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State v. Julius C. Burton, 2011AP450-CR, WSC review granted 9/27/12

on review of unpublished decision; case activity

Issues (composed by on Point) 

1. Whether Burton is entitled to a Machner hearing on his postconviction motion asserting that counsel was ineffective for failing to advise that Burton could pursue a bifurcated (NGI) plea along with his guilty plea, and have a jury determine whether he was not responsible by reason of mental disease or defect.

2. Whether the plea colloquy was defective because the trial court failed to advise that Burton could plead guilty and still have a jury determine the issue of sanity.

Petitions for review aren’t posted, so issue-formulation requires a bit of guesswork. The recitation above is taken from Burton’s brief in the court of appeals; whether he has renewed both issues, or recast one or both in some way, remains to be seen. With that caveat in mind …

Burton, charged with shooting police officers, entered an NGI plea which got mixed forensic support (one expert supported the plea, another did not). The parties worked out a plea agreement, and in the process of accepting the plea, the trial “engaged (Burton) in a colloquy, discussing in particular the fact that Burton would no longer be pursuing an NGI plea,” slip op., ¶4. Burton later filed a postconviction motion, asserting denial of effective assistance grounded in counsel’s failure to advise that Burton could continue to pursue his NGI plea. The court of appeals characterized, and dispatched, the issue this way:

¶11      Burton’s ineffective-assistance claim is that trial counsel was ineffective for not advising him of the availability of the bifurcated plea and trial.  As relevant to that claim, Burton alleged only that “there is nothing in the record to indicate that defense counsel had ever advised the defendant of the possibility of entering such a bifurcated plea” and that “if he had been advised that he could have had the jury consider that affirmative defense even if he had pled guilty to having committed the crimes charged, there is a reasonable probability that he would not have pled guilty to the crimes.”  These allegations are not sufficient.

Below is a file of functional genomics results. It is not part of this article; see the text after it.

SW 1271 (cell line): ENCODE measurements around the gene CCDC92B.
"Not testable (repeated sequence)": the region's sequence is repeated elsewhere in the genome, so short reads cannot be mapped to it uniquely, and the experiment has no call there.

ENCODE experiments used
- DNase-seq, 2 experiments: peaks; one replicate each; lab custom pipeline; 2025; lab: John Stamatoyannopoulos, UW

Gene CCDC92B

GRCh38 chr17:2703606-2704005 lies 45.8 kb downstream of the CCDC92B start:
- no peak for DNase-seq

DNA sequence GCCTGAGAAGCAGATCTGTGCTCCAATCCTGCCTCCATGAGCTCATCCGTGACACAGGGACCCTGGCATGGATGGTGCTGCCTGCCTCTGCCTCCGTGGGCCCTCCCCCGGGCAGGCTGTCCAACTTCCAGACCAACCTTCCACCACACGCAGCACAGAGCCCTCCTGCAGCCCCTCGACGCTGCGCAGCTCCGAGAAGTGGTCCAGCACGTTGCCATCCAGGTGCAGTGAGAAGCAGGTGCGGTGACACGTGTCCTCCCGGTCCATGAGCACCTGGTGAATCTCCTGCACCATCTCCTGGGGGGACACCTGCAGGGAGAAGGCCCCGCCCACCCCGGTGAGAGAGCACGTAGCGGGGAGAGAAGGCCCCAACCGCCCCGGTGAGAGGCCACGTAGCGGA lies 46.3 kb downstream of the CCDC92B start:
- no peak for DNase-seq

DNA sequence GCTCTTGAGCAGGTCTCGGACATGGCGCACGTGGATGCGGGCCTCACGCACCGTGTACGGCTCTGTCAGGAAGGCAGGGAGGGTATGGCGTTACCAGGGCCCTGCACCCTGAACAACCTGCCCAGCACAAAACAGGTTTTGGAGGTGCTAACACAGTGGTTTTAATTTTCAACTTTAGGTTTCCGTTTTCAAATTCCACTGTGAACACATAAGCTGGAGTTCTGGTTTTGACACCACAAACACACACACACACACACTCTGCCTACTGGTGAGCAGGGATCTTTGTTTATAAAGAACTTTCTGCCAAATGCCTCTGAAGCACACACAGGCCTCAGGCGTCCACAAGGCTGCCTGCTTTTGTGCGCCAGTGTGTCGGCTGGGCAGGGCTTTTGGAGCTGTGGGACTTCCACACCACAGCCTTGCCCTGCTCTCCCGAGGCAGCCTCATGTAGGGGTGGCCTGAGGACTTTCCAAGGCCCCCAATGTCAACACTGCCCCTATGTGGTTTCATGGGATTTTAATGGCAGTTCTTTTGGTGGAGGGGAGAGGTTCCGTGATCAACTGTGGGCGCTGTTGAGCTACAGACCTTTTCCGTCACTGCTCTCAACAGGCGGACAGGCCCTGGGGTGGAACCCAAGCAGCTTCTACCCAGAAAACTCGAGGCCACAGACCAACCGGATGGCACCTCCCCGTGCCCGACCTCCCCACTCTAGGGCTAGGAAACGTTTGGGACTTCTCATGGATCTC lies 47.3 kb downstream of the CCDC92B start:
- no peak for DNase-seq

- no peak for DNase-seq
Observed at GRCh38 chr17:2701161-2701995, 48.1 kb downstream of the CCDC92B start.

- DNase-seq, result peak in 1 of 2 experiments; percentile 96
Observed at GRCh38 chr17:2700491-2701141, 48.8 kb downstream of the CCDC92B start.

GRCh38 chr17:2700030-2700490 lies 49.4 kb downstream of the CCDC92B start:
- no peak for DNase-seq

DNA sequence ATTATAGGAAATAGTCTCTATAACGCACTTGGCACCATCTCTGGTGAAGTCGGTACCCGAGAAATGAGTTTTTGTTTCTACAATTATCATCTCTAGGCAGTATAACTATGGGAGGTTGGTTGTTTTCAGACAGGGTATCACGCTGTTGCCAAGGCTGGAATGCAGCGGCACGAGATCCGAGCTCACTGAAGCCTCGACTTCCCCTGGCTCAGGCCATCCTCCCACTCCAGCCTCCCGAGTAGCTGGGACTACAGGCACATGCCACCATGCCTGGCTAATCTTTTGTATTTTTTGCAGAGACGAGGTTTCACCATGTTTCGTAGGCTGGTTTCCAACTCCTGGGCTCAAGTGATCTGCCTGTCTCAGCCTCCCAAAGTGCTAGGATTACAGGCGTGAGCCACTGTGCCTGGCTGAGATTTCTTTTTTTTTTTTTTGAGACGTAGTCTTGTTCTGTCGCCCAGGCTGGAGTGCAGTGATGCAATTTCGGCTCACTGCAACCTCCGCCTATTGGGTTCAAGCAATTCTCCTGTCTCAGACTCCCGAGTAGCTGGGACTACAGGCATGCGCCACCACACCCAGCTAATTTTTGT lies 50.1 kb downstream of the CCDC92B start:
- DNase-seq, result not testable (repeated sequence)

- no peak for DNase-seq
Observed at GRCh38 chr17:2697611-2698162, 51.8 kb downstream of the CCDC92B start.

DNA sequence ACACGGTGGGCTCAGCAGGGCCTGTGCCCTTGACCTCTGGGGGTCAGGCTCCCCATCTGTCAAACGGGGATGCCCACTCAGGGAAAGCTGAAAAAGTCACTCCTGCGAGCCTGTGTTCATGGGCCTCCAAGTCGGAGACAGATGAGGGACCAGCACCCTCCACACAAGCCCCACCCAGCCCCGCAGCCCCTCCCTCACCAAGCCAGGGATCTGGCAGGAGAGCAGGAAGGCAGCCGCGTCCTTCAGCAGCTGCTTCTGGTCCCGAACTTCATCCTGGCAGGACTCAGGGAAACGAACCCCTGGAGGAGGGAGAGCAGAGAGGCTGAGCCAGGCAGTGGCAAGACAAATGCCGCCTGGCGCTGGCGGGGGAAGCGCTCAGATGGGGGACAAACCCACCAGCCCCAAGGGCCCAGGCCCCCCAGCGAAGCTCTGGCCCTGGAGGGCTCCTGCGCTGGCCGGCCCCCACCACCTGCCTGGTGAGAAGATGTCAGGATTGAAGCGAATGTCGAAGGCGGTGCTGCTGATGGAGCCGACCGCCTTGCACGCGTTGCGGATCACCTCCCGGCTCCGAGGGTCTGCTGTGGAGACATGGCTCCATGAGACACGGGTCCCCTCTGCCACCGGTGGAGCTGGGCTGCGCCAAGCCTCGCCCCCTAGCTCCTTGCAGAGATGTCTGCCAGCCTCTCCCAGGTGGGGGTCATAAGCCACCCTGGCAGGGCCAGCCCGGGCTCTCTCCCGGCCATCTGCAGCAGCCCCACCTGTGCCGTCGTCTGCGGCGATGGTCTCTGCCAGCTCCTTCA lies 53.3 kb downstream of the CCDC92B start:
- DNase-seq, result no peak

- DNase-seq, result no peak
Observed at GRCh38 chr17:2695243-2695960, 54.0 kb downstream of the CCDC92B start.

In other words, this appears to be a Machner-pleading type of review (assuming, again, that this issue is renewed in the supreme court). Burton didn’t, the court of appeals held, sufficiently plead deficient performance, because it’s simply not enough to say the “the record fails to show” counsel’s advice. Slip op., ¶12 (“Indeed, expecting the record to do so would seem to undermine the very nature of an attorney-client relationship.”). Nor did the motion adequately put IAC-prejudice at issue, ¶14 (“That is, he does not allege how the availability of bifurcation would have persuaded him to do something other than accept the State’s offer.”).

The other potential issue has to do with the plea colloquy with respect to an NGI defense, handled this way by the court of appeals:

¶18      “Courts engage in personal colloquies in order to protect defendants against violations of their fundamental constitutional rights. Neither the federal constitution nor our state constitution confers a right to an insanity defense or plea.”  State v. Francis, 2005 WI App 161, ¶1, 285 Wis. 2d 451, 701 N.W.2d 632.  The circuit court also “had no obligation to personally address [Burton] with respect to the withdrawal of [his] NGI plea.”  See id.  Thus, the circuit court correctly found that the circuit court was not obligated to advise Burton of the availability of bifurcation, and it properly denied relief.

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